A video game transforms a longtime friendship, a social media company faces a hostage crisis, and a teen bonds with an AI version of her pop star idol. When old college friends Danny and Karl reconnect in a VR version of their favorite video game, the late-night sessions yield an unexpected discovery. A London rideshare driver ignites an international crisis when he kidnaps a worker from a social media company. A lonely teen becomes obsessed with a robot doll based on her pop star idol, Ashley O -- just as the real Ashley's life begins to unravel.
Sur les applis de rencontre, l’intelligence artificielle joue les marieuses
Black Mirror | Netflix Official Site
Every episode is a contained short that peers through a murky lens of where we might be headed. Or, more appropriately, where technology might be taking us with or without our consent. It is only us, the viewers, a few decades behind, who can see how chilling their realities have become. And though it only premiered ten years ago, some of the episodes have already proved to be eerily prescient.
Black Mirror Reflection: Let’s Keep In Touch
Black Mirror is a British science fiction television anthology series set in the near future that explores the potentially dark consequences of technology and social media. Each episode has a different cast with a unique story and, like most science fiction, it offers a prophetic warning about what could happen if we lose control and allow technology to control us. The show, created by Charlie Brooker, was first broadcast on British television in This is a fan site.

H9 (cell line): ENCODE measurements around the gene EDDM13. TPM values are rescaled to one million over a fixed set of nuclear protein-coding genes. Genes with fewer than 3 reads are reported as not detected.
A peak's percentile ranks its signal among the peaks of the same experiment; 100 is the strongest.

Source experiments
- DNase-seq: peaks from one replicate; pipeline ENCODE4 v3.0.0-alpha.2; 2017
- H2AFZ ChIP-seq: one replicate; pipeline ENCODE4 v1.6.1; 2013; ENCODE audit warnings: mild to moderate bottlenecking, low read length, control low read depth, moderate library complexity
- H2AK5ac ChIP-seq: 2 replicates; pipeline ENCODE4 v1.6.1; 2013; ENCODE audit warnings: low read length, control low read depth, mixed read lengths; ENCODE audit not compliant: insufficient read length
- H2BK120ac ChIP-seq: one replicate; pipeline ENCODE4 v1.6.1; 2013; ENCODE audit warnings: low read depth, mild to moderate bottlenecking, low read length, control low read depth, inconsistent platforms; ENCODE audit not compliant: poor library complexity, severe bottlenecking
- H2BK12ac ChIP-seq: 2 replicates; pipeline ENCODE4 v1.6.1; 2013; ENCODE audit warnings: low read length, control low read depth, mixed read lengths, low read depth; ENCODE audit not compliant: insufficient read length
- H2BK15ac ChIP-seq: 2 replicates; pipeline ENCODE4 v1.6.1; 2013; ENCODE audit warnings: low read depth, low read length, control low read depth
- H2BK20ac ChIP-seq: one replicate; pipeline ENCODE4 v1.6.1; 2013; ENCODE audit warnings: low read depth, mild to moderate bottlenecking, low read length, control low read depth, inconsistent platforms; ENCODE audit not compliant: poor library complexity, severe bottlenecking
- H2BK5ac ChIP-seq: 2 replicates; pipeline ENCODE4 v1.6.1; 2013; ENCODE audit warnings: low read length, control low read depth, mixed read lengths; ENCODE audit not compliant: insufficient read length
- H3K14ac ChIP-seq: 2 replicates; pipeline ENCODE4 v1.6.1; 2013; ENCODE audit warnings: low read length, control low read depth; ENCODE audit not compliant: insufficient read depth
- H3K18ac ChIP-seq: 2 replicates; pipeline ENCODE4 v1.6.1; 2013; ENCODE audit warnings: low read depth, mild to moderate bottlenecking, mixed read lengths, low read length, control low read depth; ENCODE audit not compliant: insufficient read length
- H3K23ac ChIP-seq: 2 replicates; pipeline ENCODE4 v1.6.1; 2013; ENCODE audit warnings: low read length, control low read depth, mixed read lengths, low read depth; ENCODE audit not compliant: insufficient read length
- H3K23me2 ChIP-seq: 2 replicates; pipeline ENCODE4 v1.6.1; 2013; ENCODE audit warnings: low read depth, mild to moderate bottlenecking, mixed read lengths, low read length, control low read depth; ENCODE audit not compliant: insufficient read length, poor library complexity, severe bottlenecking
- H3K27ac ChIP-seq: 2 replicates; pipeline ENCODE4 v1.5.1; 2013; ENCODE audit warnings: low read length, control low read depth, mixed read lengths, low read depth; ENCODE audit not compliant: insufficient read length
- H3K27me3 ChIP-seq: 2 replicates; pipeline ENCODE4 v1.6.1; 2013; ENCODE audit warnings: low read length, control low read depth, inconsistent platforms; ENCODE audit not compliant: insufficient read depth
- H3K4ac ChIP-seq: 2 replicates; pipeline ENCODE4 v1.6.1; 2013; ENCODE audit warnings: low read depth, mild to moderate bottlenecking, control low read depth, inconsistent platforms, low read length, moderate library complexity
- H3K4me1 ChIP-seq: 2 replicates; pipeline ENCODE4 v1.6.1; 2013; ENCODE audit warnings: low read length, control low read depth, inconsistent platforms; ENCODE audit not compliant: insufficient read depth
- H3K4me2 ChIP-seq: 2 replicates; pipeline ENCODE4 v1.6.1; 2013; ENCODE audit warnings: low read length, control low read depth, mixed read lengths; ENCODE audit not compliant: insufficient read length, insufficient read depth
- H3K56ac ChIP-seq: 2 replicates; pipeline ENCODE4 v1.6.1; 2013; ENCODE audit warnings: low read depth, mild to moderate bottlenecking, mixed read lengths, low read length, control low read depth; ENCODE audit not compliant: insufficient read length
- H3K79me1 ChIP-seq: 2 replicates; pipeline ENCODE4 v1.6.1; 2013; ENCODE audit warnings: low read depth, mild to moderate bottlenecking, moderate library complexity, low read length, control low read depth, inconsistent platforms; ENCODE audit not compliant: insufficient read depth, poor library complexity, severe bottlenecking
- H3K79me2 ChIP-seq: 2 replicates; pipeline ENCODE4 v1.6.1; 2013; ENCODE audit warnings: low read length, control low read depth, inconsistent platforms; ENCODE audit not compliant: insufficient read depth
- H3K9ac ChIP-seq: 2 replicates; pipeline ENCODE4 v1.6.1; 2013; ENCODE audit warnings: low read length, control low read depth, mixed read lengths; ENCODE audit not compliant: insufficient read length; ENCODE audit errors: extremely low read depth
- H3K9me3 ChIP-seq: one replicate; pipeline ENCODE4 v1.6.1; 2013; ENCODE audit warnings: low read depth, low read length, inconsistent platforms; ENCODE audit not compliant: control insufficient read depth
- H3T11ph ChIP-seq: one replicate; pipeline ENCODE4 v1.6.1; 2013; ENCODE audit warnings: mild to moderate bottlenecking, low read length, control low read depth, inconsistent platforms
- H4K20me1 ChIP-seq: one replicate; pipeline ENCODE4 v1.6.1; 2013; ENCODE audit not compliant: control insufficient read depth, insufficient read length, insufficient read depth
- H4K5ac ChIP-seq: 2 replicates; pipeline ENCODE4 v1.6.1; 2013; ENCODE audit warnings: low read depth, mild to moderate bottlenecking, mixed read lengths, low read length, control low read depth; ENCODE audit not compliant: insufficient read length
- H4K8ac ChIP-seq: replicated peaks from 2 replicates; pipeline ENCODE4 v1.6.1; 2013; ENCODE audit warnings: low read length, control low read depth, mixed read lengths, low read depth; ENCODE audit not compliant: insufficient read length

Black Mirror is a British dystopian science fiction anthology television series created by Charlie Brooker. He and Annabel Jones are the programme's showrunners. It examines modern society, particularly with regard to the unanticipated consequences of new technologies. Episodes are standalone, usually set in an alternative present or the near future, often with a dark and satirical tone, although some are more experimental and lighter. Black Mirror was inspired by older anthology series, such as The Twilight Zone , which Brooker felt were able to deal with controversial, contemporary topics with less fear of censorship than other more realistic programmes.